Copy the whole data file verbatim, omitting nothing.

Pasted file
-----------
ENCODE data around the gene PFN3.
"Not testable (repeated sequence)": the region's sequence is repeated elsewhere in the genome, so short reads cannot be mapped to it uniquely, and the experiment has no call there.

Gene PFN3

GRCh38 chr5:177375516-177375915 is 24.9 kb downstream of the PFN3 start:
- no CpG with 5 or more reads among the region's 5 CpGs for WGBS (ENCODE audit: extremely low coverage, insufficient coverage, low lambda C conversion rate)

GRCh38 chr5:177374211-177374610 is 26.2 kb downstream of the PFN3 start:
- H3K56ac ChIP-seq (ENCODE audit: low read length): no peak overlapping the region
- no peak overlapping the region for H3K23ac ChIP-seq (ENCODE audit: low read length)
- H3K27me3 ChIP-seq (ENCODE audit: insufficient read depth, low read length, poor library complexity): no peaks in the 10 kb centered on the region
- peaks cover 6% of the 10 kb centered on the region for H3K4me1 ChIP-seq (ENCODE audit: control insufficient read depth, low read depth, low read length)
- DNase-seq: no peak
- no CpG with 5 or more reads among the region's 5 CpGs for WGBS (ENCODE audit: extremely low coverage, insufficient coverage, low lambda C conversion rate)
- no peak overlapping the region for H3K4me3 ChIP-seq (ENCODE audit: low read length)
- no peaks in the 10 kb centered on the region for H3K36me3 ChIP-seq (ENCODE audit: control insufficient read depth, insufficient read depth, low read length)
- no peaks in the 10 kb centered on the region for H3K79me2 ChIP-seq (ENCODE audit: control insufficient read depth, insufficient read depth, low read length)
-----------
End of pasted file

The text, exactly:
ENCODE data around the gene PFN3.
"Not testable (repeated sequence)": the region's sequence is repeated elsewhere in the genome, so short reads cannot be mapped to it uniquely, and the experiment has no call there.

Gene PFN3

GRCh38 chr5:177375516-177375915 is 24.9 kb downstream of the PFN3 start:
- no CpG with 5 or more reads among the region's 5 CpGs for WGBS (ENCODE audit: extremely low coverage, insufficient coverage, low lambda C conversion rate)

GRCh38 chr5:177374211-177374610 is 26.2 kb downstream of the PFN3 start:
- H3K56ac ChIP-seq (ENCODE audit: low read length): no peak overlapping the region
- no peak overlapping the region for H3K23ac ChIP-seq (ENCODE audit: low read length)
- H3K27me3 ChIP-seq (ENCODE audit: insufficient read depth, low read length, poor library complexity): no peaks in the 10 kb centered on the region
- peaks cover 6% of the 10 kb centered on the region for H3K4me1 ChIP-seq (ENCODE audit: control insufficient read depth, low read depth, low read length)
- DNase-seq: no peak
- no CpG with 5 or more reads among the region's 5 CpGs for WGBS (ENCODE audit: extremely low coverage, insufficient coverage, low lambda C conversion rate)
- no peak overlapping the region for H3K4me3 ChIP-seq (ENCODE audit: low read length)
- no peaks in the 10 kb centered on the region for H3K36me3 ChIP-seq (ENCODE audit: control insufficient read depth, insufficient read depth, low read length)
- no peaks in the 10 kb centered on the region for H3K79me2 ChIP-seq (ENCODE audit: control insufficient read depth, insufficient read depth, low read length)